Electric vehicle (EV) manufacturer Tesla (TSLA) will enter the S&P 500 on Monday, set to be the most dramatic entry in the index’s nearly 64-year history.
According to CNBC, the trading volume shift at Friday’s close is expected to be so great, due to Tesla’s upcoming S&P entry on Monday, that $85 billion in the S&P 500 will need to be sold to make room for Tesla – and that’s at the low end of the spectrum.
If roughly 129.9 million Tesla shares need to be purchased, then index investors would need to buy $85.2 billion in shares at a rough market price of $655. This is in addition to unofficial index followers who would mirror the action, estimated to be between 50% and 100% of the original $85.2 billion number.
Thus, Tesla’s entry will mark the biggest rebalancing in the S&P’s history at a minimum of $85 billion, while the previous record of entry was $50.8 billion in September 2018.
On day 1, Tesla will be the 7th largest stock in the S&P 500. https://t.co/Ml7IuUJHVr
— Peter Mallouk (@PeterMallouk) December 18, 2020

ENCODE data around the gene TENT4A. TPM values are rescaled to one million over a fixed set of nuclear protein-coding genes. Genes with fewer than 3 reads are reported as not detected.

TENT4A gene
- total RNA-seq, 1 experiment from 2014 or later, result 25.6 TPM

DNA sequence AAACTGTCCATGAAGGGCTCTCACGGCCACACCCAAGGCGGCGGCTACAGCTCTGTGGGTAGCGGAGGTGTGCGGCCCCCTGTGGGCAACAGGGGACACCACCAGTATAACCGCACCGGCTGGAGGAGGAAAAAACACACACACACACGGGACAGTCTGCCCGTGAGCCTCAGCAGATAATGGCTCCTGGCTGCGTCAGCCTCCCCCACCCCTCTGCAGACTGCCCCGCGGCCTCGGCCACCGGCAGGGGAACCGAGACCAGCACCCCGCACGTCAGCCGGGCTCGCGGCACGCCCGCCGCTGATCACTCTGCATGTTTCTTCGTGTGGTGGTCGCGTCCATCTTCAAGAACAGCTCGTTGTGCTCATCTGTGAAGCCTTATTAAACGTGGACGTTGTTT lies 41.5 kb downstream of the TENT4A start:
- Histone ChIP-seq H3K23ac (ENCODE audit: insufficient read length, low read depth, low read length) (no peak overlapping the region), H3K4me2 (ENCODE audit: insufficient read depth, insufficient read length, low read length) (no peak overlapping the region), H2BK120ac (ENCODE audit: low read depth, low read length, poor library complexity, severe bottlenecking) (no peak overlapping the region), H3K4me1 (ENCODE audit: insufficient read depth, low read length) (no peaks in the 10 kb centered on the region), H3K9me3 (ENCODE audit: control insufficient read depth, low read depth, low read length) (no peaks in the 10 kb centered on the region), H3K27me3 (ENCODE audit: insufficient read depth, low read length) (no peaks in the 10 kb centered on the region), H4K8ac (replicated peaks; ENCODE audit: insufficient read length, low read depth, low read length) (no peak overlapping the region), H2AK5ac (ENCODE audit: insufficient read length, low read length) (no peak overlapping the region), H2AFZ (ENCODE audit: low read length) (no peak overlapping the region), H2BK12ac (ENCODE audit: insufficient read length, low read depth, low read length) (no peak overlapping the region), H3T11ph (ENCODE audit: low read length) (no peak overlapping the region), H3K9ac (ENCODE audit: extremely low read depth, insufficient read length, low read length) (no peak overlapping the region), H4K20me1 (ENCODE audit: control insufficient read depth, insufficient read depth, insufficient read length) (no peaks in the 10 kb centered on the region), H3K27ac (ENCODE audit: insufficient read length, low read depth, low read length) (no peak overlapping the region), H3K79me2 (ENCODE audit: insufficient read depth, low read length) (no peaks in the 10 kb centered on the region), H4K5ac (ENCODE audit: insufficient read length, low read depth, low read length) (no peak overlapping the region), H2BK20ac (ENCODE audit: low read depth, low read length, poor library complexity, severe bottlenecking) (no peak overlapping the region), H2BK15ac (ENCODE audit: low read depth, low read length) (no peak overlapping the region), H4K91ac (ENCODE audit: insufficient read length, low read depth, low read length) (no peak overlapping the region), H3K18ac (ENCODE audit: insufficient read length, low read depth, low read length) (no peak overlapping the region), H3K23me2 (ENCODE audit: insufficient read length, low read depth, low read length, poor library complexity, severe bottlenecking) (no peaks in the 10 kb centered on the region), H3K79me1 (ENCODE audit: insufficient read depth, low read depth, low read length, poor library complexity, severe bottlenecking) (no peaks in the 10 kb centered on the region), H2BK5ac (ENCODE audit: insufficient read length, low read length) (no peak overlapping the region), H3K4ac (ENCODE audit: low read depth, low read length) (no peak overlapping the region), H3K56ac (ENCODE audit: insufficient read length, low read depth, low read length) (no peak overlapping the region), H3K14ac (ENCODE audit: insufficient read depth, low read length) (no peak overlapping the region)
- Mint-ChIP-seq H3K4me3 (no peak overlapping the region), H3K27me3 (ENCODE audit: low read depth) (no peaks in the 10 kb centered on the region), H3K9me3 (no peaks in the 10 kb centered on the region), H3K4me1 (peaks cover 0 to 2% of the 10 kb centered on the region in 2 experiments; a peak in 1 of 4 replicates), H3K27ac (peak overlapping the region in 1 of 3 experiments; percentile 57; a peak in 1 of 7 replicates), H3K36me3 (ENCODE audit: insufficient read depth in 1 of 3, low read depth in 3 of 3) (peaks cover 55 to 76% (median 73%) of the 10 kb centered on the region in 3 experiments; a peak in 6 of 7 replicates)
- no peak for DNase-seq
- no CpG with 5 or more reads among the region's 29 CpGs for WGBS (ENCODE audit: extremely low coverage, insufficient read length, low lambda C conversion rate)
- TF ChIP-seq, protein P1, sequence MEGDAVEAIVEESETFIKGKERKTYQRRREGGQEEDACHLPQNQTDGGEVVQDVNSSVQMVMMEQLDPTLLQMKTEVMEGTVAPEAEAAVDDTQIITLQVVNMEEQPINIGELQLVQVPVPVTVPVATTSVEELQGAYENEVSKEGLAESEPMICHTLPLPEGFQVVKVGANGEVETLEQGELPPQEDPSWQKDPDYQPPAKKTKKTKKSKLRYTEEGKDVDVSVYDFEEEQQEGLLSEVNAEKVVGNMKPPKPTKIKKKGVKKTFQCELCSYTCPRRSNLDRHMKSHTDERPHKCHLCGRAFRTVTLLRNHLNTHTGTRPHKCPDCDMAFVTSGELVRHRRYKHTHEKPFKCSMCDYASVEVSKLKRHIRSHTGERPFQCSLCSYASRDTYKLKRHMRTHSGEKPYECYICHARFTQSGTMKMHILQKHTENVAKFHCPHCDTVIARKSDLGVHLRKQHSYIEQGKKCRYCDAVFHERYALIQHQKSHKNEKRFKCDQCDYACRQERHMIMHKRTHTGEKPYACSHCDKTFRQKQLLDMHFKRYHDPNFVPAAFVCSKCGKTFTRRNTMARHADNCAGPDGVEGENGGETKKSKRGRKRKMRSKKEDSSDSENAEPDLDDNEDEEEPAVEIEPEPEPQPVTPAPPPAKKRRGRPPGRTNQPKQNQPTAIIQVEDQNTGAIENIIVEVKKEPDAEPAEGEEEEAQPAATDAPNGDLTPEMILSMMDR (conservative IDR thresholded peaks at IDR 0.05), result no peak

While the feat is not to be underscored, some analysts are also concerned that it will add to the overall market’s volatility.
Steve Sosnick, chief options strategist at Interactive Brokers, wrote, “Two unprecedented phenomena will be converging. The index has never added such an immensely large stock at the same time that options volumes and open interest are at record highs.”
Later in the note, he continued, “Because this is such an event, we could be in for a much more volatile market on close than people are used to, particularly with so many retail traders involved in stock options that could swing in or out of the money.”
Whatever the rest of Friday and Monday each spell out for Tesla, the overall index, and the market as a whole, I think it’s safe to say we are watching history unravel before our eyes.
As of writing, Tesla is trading at $674.90 (up 2.9%), after touching an all-time high of $684.75 this morning. The company’s market cap now stands at $639 billion.